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Ringnews24 Hall of Fame Nominations


The_budweiser
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Ringnews24 Hall of Fame - nominate your fighter

 

If you had one pick of all the boxers there's ever been , who would you let in and why?

 

What rules should we consider?

 

We'll do a vote for each fighter nominated and make our own list up

 

should get some interesting views .............................

 

1 boxer is only to be allowed per member , so dont duplicate someone elses vote but you may add extra as to why they should be allowed.

Edited by the_budweiser
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Sugar Ray Robinson

 

He is without doubt the greatest boxer of all time in my opinion. He fought a whole array of talented opponents, his skill was sublime, he was as much a skillster as he was a brawler....

 

He had an amateur record of 85-1 with 69 KOs (40 in the first round), has over 100 kos, never got KO'd once in either his amateur or pro career, has one of the longest unbeaten streaks in boxing (91), beat ten Hall of Famers...

 

He beat ten Hall of Famers. How many guys today even beat one or two Hall of Famers? He fought many of them several times as well: LaMotta (6 times), Bobo Olsen (4), Fullmer (4), Sammy Angott (3), Basilio (2), Graziano (2), Kid Gavilan (2) and Turpin (2).

 

Up to the age of 35 he lost just 4 times and drew just twice. Meaning from the age of 35 upwards he lost 15 times and drew 4 fights. Obviously meaning the major bulk of his 19 losses and 6 draws were down to age. Yet he still never got KO'd once in his whole career as amateur or pro.

 

And we all know he retired from his fight with Joey Maxim, in which he was attempting to win the World Light heavyweight title, due to the heat, whilst ahead on all 3 scorecards (so hardly a case of him finding an easy escape route).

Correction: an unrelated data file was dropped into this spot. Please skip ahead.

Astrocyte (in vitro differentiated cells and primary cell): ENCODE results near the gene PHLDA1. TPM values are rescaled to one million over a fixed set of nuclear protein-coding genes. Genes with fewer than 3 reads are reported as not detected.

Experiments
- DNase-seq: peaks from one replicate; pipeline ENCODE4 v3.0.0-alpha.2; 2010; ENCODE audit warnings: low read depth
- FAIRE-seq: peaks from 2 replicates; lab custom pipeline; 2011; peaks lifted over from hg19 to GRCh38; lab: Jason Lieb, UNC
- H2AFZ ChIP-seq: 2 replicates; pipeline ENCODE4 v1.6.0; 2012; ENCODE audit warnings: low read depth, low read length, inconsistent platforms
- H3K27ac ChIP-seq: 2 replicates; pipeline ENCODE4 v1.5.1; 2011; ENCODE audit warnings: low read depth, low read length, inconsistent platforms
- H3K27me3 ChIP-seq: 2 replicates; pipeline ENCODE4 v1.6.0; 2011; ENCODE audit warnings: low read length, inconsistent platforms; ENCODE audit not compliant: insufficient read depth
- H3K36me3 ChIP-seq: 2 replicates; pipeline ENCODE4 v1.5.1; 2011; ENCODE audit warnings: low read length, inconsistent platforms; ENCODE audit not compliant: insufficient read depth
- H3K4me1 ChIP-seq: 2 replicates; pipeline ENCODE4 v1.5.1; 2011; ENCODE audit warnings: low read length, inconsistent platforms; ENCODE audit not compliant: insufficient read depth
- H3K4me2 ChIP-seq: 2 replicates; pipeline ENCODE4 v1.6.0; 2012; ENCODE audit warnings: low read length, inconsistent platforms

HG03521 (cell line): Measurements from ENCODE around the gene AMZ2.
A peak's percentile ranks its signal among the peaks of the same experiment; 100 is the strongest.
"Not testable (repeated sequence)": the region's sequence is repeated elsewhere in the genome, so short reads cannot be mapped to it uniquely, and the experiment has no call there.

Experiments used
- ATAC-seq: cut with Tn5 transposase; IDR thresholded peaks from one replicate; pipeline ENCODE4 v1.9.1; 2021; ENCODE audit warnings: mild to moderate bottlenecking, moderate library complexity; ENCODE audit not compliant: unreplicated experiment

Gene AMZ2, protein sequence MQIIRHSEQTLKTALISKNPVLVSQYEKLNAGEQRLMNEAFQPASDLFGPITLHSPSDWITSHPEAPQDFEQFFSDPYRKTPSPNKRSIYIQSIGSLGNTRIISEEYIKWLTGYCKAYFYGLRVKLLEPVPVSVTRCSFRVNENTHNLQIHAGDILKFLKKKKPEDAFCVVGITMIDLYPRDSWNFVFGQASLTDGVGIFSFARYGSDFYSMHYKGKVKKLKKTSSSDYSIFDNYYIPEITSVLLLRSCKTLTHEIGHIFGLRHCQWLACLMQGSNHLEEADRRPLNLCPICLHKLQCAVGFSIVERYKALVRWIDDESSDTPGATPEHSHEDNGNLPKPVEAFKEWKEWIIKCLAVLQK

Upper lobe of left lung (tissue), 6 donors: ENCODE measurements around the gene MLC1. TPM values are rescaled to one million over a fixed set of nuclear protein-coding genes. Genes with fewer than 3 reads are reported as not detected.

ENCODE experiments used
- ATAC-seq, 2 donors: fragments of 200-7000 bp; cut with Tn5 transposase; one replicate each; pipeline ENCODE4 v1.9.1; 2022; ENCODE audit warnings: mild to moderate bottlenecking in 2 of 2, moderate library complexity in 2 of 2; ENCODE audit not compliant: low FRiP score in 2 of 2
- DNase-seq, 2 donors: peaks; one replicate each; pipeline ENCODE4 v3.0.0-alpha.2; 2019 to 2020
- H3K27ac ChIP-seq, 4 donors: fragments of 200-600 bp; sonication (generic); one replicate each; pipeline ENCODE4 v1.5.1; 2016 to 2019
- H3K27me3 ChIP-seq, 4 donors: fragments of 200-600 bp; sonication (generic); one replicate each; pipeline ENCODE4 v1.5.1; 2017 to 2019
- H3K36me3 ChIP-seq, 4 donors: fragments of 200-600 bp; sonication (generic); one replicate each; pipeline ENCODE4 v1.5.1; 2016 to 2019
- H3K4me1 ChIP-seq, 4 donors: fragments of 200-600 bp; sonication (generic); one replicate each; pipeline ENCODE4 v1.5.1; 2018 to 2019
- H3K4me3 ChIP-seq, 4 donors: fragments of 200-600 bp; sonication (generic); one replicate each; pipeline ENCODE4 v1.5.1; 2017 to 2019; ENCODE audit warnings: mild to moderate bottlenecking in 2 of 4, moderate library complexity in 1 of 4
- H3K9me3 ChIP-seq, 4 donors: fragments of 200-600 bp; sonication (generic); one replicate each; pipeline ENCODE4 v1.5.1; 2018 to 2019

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I'm going to nominate a fellow Welshman in 'The Mighty Atom' Jimmy Wilde who was World Flyweight Champion. His record according to Boxrec is won 134 (KO 100) + lost 4 (KO 3) + drawn 2; Newspaper Decisions won 4 : lost 1

 

Regarded by many including the Ring magazine as the Greatest Flyweight of all-time and one of the P4P hardest hitters. He often fought men alot bigger than himself.

 

He boxed from 1910 to 1923.

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Sugar Ray Robinson

 

He is without doubt the greatest boxer of all time in my opinion. He fought a whole array of talented opponents, his skill was sublime, he was as much a skillster as he was a brawler....

 

He had an amateur record of 85-1 with 69 KOs (40 in the first round), has over 100 kos, never got KO'd once in either his amateur or pro career, has one of the longest unbeaten streaks in boxing (91), beat ten Hall of Famers...

 

He beat ten Hall of Famers. How many guys today even beat one or two Hall of Famers? He fought many of them several times as well: LaMotta (6 times), Bobo Olsen (4), Fullmer (4), Sammy Angott (3), Basilio (2), Graziano (2), Kid Gavilan (2) and Turpin (2).

 

Up to the age of 35 he lost just 4 times and drew just twice. Meaning from the age of 35 upwards he lost 15 times and drew 4 fights. Obviously meaning the major bulk of his 19 losses and 6 draws were down to age. Yet he still never got KO'd once in his whole career as amateur or pro.

 

And we all know he retired from his fight with Joey Maxim, in which he was attempting to win the World Light heavyweight title, due to the heat, whilst ahead on all 3 scorecards (so hardly a case of him finding an easy escape route).

 

That is what I call the stuff of gods!

Impressive resume that no one will ever come close to matching!

It sounds like Greek mythology.

In awe!

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Muhammad Ali

Considered one of the greatest heavyweight championship boxers of all time. After turning professional, he went on to become the first boxer to win the lineal heavyweight championship three times.

 

Nicknamed 'The Greatest', Ali was involved in several historic boxing matches. In 1999, Ali was crowned "Sportsman of the Century" by Sports Illustrated and "Sports Personality of the Century" by the BBC.

 

Got me into boxing back in 1980.

 

The greatest.